Later, they set out from Bethel, and while they were still some distance from Ephrath, Rachel began to give birth, and her labor was difficult.
Genesis 35:16-29Genesis 35:16-29. These family records mingle well with the story of God's grace. The mothers "Ben-oni is the father's Benjamin." Out of the pain and the bereavement sometimes comes the consolation. A strange blending of joy and sorrow is the tale of human love. But there is a higher love which may draw out the pure stream of peace and calm delight from that impure fountain. Jacob and Esau were separated in their lives, but they met at their father's grave. Death is a terrible divider, but a uniter too. Under the shadow of the great mystery, on the borders of an eternal world, in the presence of those tears which human eyes weep for the dead, even when they can weep no other tears, the evil things of envy, hatred, revenge, alienation do often hide themselves, and the better things of love, lessee, brotherhood, amity come forth. Jacob was with Isaac when he died, and Esau came to the grave. - R.
1. Providence ordereth the saints below no long settlement, but to move sometimes from desired places.
Rachel died, and was buried in the way to Ephrath, which is Bethlehem.I. IN ITS SOLEMN AND MELANCHOLY ASPECT.
1. It was death upon a journey.
2. It was death in the time of travail.
3. It was death just when his old fond desire was accomplished.
II. IN ITS HOPEFUL AND PROPHETIC ASPECT.
1. It teaches the doctrine of victory through pain.
2. It teaches that death is not annihilation. "As her soul was in departing (for she died)" (ver. 18). Death is here represented, not as the complete extinction of all thought and feeling, but as the separation of soul and body. It is not a sinking into nought, but only a change of state and place.
3. It teaches us what is the characteristic mark of God's chosen people. Israel of old had the portion of affliction, and thus became the time of the Messiah, whose peculiar and distinctive mark was, that He was "a Man of sorrows and acquainted with grief" (Isaiah 53:3). Rachel was the ancestress of the suffering children of Israel.
4. It teaches a lesson of encouragement to all mothers dying in similar circumstances.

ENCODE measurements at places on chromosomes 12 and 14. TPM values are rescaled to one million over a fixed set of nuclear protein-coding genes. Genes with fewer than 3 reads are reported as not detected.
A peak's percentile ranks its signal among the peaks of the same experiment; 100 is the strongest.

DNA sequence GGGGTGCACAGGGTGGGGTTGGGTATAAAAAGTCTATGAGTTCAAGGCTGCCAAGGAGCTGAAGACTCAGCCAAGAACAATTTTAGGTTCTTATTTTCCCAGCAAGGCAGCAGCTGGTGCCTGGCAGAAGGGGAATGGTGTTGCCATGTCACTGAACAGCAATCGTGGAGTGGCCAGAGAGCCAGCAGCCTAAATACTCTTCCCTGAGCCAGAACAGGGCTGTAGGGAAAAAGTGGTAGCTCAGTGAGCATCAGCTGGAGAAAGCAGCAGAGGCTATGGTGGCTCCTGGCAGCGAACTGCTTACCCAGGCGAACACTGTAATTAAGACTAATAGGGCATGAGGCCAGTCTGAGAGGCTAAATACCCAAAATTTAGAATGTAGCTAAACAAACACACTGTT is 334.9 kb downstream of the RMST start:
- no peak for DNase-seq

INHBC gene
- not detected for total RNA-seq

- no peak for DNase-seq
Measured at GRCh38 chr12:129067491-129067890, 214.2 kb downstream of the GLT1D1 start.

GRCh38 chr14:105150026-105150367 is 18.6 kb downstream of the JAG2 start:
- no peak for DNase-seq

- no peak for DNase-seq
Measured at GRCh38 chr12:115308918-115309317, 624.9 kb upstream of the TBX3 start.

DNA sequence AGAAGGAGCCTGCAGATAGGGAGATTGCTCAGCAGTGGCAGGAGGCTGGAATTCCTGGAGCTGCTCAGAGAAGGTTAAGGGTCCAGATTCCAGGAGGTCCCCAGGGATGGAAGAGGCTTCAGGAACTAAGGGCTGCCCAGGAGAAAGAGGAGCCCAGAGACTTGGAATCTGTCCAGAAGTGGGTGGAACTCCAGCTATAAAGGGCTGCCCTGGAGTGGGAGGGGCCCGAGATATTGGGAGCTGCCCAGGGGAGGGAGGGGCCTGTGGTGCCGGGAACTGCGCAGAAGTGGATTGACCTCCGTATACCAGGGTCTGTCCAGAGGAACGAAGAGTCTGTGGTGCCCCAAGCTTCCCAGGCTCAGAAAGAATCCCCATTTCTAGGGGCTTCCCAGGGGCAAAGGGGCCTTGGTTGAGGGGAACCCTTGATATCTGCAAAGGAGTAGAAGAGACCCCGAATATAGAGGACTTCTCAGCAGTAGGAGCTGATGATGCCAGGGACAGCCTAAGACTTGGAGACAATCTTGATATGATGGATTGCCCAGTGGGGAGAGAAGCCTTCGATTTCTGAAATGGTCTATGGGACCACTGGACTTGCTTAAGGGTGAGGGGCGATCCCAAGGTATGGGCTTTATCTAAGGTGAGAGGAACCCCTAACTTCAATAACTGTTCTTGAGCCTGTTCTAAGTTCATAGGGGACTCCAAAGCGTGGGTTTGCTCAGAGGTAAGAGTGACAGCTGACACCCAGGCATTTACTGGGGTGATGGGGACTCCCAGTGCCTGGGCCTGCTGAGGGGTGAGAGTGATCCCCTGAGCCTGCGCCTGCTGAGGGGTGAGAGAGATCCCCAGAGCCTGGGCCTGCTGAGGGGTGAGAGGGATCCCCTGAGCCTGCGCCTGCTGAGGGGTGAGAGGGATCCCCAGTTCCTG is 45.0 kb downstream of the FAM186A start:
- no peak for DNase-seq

(T. H. Leale.)
2. Motions from Bethel to Ephrath, from God's comforts to God's chastenings are ordered to God's saint's by himself.
3. Providential afflictions may betide God's dearest servants unexpectedly in their ways.
4. Souls exorbitantly desirous of children, may have them from God with bitterness enough (ver. 16).
5. The bitterest pains in child-bearing may befall the best of women.
6. It is the midwife's honour, with God's Spirit, to be pitiful and comfortable unto women in travail.
7. God doth add sons to His in their earnest desires sometimes, wherein they may take little delight (Genesis 30:24),
8. Providence sometimes brings living children out of dying mothers (Ver. 17).
9. Killing pains in child-bearing may befal souls to much longing for children.
10. Dying mothers in their passions may name children their griefs and not their joy.
11. Souls die not, but go out of bodies to God who gave them (Ecclesiastes 12:7).
12. Tender affection in fathers name their children more dear which they have with loss of wives (ver. 18).
13. Rachels may die when Leahs live, the beloved before the despised.
14. Comely interment is a duty to relations in all places, where providence calleth them away.
15. Places notable for births and burials are sometimes noted by God's spirit (ver. 19).
16. It is suitable to nature and not contrary to grace, to set up and keep memorials of deceased relations.
17. Durable monuments of providences may be useful for posterity.
18. It is not unlawful to leave monuments of the dead, only vanity and superstition avoided (ver. 20).
(G. Hughes, B. D)
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